Our goal of this application is to test the hypothesis that blocking the newly identified immune suppressive regulator fibrinogen-like protein 2 (Fgl2) in GBM will comprehensively reverse tumor-mediated immune suppression thereby allowing immunological clearance of gliomas within the central nervous system. We have discovered that Fgl2 is highly expressed in GBM tissues(recently published by JNCI). Patients with GBM tumors that have high levels of Fgl2 expression have a statistically shorter overall survival time relative to those with low expression levels. As further proof of concept, Fgl2-engineered GBM tumors progressed rapidly with neurological sequela and death when compared to the reporter gene-GFP-engineered GBM cells in syngeneic mice. Our data shows that Fgl2 is a key immune suppressive hub that correlates with immune checkpoint family expression (PD-L1, PD-1, and CTLA-4), immune suppressive cytokines (TGF-?), and glioma-infiltrating, of immunosuppressive immune populations such as myeloid-derived suppressor cells (MDSCs), Tregs and M2 macrophages. One underlying mechanism for this observation is Fgl2 induced CD39 and CD73 in T cells. The CD39 protein converts ATP to ADP and AMP, which is then converted to adenosine by CD73. Adenosine is an immunosuppressive metabolite that then suppresses T lymphocyte activation and effector function. Furthermore, the CD39/CD73 complex enhances the conversion of M1 into tumor-promoting M2 to promote tumor growth. Based on these data, we have created a first generation antibody that blocks Fgl2 immune suppressive activity and increases median survival in murine models with established intracerebral gliomas. To test our central hypothesis for this application, the following aims are proposed:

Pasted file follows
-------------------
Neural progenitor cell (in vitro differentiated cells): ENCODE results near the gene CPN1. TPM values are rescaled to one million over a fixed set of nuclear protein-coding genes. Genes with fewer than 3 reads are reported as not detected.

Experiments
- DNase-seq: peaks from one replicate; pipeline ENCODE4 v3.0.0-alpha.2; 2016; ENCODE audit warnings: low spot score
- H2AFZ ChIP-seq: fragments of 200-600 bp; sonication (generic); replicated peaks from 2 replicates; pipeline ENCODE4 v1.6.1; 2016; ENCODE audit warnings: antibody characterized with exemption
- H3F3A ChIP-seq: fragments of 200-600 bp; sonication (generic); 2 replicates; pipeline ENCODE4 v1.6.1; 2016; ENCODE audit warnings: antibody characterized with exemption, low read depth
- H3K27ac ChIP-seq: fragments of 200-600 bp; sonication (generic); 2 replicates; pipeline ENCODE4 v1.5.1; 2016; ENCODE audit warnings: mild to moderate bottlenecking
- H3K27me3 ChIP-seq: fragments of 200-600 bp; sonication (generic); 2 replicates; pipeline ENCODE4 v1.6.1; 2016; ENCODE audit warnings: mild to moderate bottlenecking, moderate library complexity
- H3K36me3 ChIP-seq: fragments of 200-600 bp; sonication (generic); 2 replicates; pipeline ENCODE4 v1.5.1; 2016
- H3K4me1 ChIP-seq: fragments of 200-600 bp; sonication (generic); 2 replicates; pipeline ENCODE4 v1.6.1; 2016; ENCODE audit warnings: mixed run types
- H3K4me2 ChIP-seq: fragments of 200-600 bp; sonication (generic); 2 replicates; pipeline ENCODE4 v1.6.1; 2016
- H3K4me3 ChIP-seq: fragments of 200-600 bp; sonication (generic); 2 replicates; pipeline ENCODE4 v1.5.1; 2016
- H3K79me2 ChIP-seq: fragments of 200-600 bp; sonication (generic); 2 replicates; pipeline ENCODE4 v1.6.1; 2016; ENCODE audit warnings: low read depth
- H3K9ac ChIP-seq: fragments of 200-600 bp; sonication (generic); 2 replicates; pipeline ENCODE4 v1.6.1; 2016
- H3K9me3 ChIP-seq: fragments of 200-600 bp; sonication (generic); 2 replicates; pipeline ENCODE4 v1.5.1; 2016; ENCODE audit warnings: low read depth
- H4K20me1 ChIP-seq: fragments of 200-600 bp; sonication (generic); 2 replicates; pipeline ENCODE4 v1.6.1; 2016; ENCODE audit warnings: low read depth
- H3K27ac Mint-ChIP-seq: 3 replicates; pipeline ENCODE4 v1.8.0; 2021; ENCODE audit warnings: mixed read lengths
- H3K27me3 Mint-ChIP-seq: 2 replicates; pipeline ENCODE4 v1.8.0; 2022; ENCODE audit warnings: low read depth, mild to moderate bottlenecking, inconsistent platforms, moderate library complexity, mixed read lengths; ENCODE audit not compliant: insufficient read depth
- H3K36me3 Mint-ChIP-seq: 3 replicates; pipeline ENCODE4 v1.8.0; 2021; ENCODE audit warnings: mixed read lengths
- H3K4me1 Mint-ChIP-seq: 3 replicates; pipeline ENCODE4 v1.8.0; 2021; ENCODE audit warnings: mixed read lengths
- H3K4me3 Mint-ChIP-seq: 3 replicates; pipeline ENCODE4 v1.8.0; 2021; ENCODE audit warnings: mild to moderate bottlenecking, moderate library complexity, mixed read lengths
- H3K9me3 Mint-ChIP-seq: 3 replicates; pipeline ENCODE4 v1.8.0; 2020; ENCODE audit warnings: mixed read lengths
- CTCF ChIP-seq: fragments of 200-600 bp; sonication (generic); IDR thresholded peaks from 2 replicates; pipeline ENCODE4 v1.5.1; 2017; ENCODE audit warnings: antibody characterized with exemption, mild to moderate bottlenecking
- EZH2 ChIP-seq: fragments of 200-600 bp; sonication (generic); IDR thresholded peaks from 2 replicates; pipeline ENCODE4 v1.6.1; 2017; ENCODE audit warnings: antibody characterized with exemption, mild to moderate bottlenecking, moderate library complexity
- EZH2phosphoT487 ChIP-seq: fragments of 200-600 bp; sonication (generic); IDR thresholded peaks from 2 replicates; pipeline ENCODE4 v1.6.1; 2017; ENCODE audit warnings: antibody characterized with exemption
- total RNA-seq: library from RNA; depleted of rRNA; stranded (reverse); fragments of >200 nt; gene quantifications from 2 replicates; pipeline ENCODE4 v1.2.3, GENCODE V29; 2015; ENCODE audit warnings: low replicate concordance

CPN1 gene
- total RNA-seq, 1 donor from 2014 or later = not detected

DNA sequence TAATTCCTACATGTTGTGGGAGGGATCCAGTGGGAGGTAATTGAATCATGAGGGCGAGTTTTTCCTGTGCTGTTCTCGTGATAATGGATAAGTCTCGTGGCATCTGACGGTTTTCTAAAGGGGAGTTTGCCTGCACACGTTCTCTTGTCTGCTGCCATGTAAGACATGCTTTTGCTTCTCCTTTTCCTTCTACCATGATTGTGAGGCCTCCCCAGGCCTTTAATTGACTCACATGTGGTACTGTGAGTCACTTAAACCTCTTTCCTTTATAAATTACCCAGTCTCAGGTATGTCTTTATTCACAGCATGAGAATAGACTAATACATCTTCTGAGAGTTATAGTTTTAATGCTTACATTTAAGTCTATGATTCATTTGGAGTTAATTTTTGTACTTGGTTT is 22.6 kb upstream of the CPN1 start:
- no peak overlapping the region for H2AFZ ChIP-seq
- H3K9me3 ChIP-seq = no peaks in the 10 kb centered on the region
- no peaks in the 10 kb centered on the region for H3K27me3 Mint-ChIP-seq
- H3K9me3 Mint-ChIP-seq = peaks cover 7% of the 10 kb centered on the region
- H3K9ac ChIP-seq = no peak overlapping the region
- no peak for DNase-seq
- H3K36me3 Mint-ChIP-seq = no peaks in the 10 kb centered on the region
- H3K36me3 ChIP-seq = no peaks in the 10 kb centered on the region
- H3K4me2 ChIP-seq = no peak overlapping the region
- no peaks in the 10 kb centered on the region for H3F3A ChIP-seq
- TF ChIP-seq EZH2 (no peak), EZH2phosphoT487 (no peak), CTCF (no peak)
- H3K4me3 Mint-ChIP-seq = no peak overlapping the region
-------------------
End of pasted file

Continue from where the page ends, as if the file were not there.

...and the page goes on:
Aim 1 : Determine the association of Fgl2 expression with immune suppression in human GBM and investigate the mechanism of CD39/CD73 expression in different types of immune cells in GBM;
Aim 2 : Select the most therapeutically efficacious cross-species Fgl2 mAb that promotes antitumor immune response. Impact: This study will yield a therapeutic candidate ? a Fgl2 blocking antibody that may reverse tumor- mediated immune suppression and the number of immune suppressive cells in GBM. Considering that Fgl2 can be detected in almost all GBMs, with most having very high levels, such a candidate therapeutic will be important. This study will also further mechanistically elucidate how Fgl2 regulates immune suppressive gene expression in immune suppressive cells and within effector immune populations. Finally, this study will show whether detection of Fgl2 in circulating GBM tumor cells (CTC) using our newly invented universal CTC capture technology (PCT/US2014/020615) will correlate with the level of GBM tumor Fgl2 expression as a biomarker for guiding blocking therapy in the future. This type of assay would also be highly significant as a longitudinal liquid biopsy for gene expression analysis that could be used in the context of multiple clinical applications such as early progression/treatment failure and response to treatment.
Our goal of this application is to select an immune suppressive blocker to boost the immune surveillance against GBM and boost the effect of chemotherapy. Such a study is highly relevance to human health.
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